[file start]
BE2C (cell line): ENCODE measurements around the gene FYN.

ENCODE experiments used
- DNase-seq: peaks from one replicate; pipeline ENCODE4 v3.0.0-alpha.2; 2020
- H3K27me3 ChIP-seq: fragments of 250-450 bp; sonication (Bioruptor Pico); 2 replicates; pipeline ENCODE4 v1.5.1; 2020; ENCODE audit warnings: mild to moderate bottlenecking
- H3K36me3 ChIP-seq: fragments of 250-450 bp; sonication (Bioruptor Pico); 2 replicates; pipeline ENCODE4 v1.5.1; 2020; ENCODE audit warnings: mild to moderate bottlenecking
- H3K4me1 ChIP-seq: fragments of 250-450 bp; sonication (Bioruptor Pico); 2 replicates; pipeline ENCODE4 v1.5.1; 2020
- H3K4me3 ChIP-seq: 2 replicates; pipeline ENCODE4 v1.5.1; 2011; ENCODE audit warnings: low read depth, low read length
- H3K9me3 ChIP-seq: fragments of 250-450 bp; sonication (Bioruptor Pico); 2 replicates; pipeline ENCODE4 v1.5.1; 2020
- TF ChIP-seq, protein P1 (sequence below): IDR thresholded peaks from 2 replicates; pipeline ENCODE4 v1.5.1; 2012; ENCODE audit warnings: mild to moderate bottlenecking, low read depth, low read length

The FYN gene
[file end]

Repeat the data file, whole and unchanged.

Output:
BE2C (cell line): ENCODE measurements around the gene FYN.

ENCODE experiments used
- DNase-seq: peaks from one replicate; pipeline ENCODE4 v3.0.0-alpha.2; 2020
- H3K27me3 ChIP-seq: fragments of 250-450 bp; sonication (Bioruptor Pico); 2 replicates; pipeline ENCODE4 v1.5.1; 2020; ENCODE audit warnings: mild to moderate bottlenecking
- H3K36me3 ChIP-seq: fragments of 250-450 bp; sonication (Bioruptor Pico); 2 replicates; pipeline ENCODE4 v1.5.1; 2020; ENCODE audit warnings: mild to moderate bottlenecking
- H3K4me1 ChIP-seq: fragments of 250-450 bp; sonication (Bioruptor Pico); 2 replicates; pipeline ENCODE4 v1.5.1; 2020
- H3K4me3 ChIP-seq: 2 replicates; pipeline ENCODE4 v1.5.1; 2011; ENCODE audit warnings: low read depth, low read length
- H3K9me3 ChIP-seq: fragments of 250-450 bp; sonication (Bioruptor Pico); 2 replicates; pipeline ENCODE4 v1.5.1; 2020
- TF ChIP-seq, protein P1 (sequence below): IDR thresholded peaks from 2 replicates; pipeline ENCODE4 v1.5.1; 2012; ENCODE audit warnings: mild to moderate bottlenecking, low read depth, low read length

The FYN gene